MIT grads can now get their diplomas on the blockchain. Why they’d want to is another question. Like author contribution statements, this looks to me like a pointless innovation, though it may someday become non-pointless.
“Pockets of predictability“: the idea that time series data that are mostly an unpredictable random walk might nevertheless exhibit occasional periods of short-term predictability. Interesting. Don’t know anything about this beyond what’s in the link, but would be curious to know more and think about if this could be usefully applied in ecology. Is this idea related to local Lyapanov exponents? (ht Economist’s View)
I’m a bit late to this, but the Society for Systematic Biologists is once again holding a series of debates at its next meeting. They’re looking for suggestions as to the theoretical and/or empirical topics attendees would like to see debated. Debates at scientific meetings are awesome.
Adrian Currie on scientific mavericks–and how we can have creative, risk-taking science without them.
Following up on a story we linked to last week, here’s Dan Drezner on the broader lessons of the controversy over Amy Cuddy’s work on “power posing.”
Blogging for other academics in your field as “inreach“. Great coinage. Not sure I agree that inreach blogging is “having a moment”. I think it had its moment back in, oh, 2009 or so.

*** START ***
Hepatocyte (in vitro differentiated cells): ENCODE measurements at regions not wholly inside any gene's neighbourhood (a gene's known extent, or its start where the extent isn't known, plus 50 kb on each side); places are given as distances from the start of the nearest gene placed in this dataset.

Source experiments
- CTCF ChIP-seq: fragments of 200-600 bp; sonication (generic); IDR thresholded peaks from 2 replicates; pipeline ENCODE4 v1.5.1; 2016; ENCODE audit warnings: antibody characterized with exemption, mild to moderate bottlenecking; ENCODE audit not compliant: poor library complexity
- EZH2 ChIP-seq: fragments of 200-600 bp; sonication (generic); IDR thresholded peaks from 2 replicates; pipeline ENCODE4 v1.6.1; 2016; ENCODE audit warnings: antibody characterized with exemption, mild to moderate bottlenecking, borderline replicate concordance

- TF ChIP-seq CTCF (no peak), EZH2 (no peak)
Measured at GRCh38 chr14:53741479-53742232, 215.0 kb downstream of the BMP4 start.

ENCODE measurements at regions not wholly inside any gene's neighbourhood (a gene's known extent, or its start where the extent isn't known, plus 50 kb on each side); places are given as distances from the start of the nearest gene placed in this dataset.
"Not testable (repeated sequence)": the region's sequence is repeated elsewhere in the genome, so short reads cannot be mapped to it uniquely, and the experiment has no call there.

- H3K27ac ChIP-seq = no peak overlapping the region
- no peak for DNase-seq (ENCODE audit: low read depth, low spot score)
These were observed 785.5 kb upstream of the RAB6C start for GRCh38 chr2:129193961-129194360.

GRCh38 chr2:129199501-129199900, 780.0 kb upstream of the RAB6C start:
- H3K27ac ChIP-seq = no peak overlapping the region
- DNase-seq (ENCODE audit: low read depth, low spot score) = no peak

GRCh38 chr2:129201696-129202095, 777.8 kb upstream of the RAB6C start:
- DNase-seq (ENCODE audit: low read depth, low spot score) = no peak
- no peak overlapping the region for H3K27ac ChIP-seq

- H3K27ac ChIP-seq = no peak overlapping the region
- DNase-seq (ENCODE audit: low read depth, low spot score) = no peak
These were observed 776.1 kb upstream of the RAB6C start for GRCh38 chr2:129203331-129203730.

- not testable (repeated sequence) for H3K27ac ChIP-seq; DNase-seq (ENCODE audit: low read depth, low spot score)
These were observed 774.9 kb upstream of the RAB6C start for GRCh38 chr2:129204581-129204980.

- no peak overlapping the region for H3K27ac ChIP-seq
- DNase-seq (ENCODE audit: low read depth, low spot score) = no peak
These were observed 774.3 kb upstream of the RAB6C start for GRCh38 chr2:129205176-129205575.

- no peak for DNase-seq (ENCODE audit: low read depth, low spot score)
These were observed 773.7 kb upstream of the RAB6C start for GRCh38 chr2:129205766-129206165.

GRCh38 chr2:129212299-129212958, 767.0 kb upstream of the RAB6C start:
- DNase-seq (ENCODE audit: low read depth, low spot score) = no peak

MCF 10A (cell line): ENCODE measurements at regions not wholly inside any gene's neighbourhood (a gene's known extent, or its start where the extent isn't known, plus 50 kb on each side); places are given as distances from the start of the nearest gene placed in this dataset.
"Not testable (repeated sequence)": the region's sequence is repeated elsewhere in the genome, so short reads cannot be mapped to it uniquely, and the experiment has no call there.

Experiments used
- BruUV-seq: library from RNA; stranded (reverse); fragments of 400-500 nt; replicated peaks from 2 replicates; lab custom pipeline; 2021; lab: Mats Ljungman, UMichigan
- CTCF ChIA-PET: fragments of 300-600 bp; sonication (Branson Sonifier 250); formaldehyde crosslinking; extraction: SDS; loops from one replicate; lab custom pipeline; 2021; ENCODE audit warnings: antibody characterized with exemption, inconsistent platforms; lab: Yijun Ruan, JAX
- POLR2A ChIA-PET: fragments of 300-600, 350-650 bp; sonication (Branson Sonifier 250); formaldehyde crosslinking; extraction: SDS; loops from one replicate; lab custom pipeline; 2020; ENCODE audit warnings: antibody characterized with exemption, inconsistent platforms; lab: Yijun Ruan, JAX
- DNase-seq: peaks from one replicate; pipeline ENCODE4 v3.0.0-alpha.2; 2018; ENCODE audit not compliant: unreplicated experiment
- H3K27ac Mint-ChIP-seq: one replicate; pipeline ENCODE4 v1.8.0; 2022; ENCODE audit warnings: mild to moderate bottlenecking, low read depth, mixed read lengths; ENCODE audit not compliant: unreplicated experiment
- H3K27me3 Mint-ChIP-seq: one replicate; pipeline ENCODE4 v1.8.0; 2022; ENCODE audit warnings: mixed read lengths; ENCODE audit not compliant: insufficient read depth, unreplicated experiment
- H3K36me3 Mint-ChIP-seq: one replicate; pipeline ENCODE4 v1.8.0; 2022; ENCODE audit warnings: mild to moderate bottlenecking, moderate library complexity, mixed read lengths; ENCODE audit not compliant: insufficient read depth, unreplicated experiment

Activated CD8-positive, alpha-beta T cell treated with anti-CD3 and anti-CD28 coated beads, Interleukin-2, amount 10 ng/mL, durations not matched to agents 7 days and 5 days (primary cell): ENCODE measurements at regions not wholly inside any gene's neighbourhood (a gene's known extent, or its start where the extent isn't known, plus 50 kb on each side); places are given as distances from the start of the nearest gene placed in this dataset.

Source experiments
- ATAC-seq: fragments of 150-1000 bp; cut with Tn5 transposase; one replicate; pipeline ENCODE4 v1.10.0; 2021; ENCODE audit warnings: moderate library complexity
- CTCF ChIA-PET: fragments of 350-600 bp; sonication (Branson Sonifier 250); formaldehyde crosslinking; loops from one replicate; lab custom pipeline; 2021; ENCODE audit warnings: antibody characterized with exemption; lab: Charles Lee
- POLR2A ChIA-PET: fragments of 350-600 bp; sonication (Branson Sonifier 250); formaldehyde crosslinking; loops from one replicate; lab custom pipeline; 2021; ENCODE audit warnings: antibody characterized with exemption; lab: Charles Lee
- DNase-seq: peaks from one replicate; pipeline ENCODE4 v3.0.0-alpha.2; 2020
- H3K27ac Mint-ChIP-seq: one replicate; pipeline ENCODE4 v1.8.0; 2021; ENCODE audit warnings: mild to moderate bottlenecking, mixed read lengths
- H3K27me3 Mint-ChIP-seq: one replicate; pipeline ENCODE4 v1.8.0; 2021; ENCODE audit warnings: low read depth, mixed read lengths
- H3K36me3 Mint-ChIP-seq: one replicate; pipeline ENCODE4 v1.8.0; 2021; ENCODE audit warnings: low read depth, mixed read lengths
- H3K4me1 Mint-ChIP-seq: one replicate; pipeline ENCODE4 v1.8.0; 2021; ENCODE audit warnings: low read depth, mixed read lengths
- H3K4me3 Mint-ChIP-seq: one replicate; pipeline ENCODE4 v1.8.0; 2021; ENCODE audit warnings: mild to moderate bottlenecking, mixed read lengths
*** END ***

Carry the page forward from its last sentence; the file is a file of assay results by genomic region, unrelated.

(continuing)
As evidenced for instance by the fact that many of the examples of great “inreach” blogs cited in the linked post don’t exist anymore. I agree that science outreach blogging is slowly dying, as would-be outreach bloggers increasingly realize that the market for science-related online content is already (beyond?) saturated by existing professional popsci outlets (and press release aggregators). UPDATE: Sentence deleted because it reflects a misreading of Terry’s post. My apologies.
An interview with conservation biologist Chris Thomas, who argues that humans are creating biodiversity at least as fast as they’re eliminating it. I’d like to see somebody partition all of the ways in which humans create and eliminate biodiversity.
Rand Paul in his wisdom has decided that the US Senate should royally screw up peer review. I don’t know that this is likely to go anywhere, but it might be worth calling or writing your senator just in case.
The only paper anyone would happily review. (ht @jtlevy) 🙂
The world’s greatest faculty job application cover letter. 🙂
This tweet is a kind and true remark about Meghan’s time allocation. But I got a chuckle out of imagining alternative versions about me. “If you look at what Jeremy Fox, tenured faculty at semi-high-powered research uni, writes on @DynamicEcology, making zombie jokes is a big part of his job.” “If you look at what Jeremy Fox, tenured faculty at semi-high-powered research uni, writes on @DynamicEcology, reading economics blogs is a big part of his job.” “If you look at what Jeremy Fox, tenured faculty at semi-high-powered research uni, writes on @DynamicEcology, pretending he’s a philosopher is a big part of his job.” Suggest your own versions in the comments. 🙂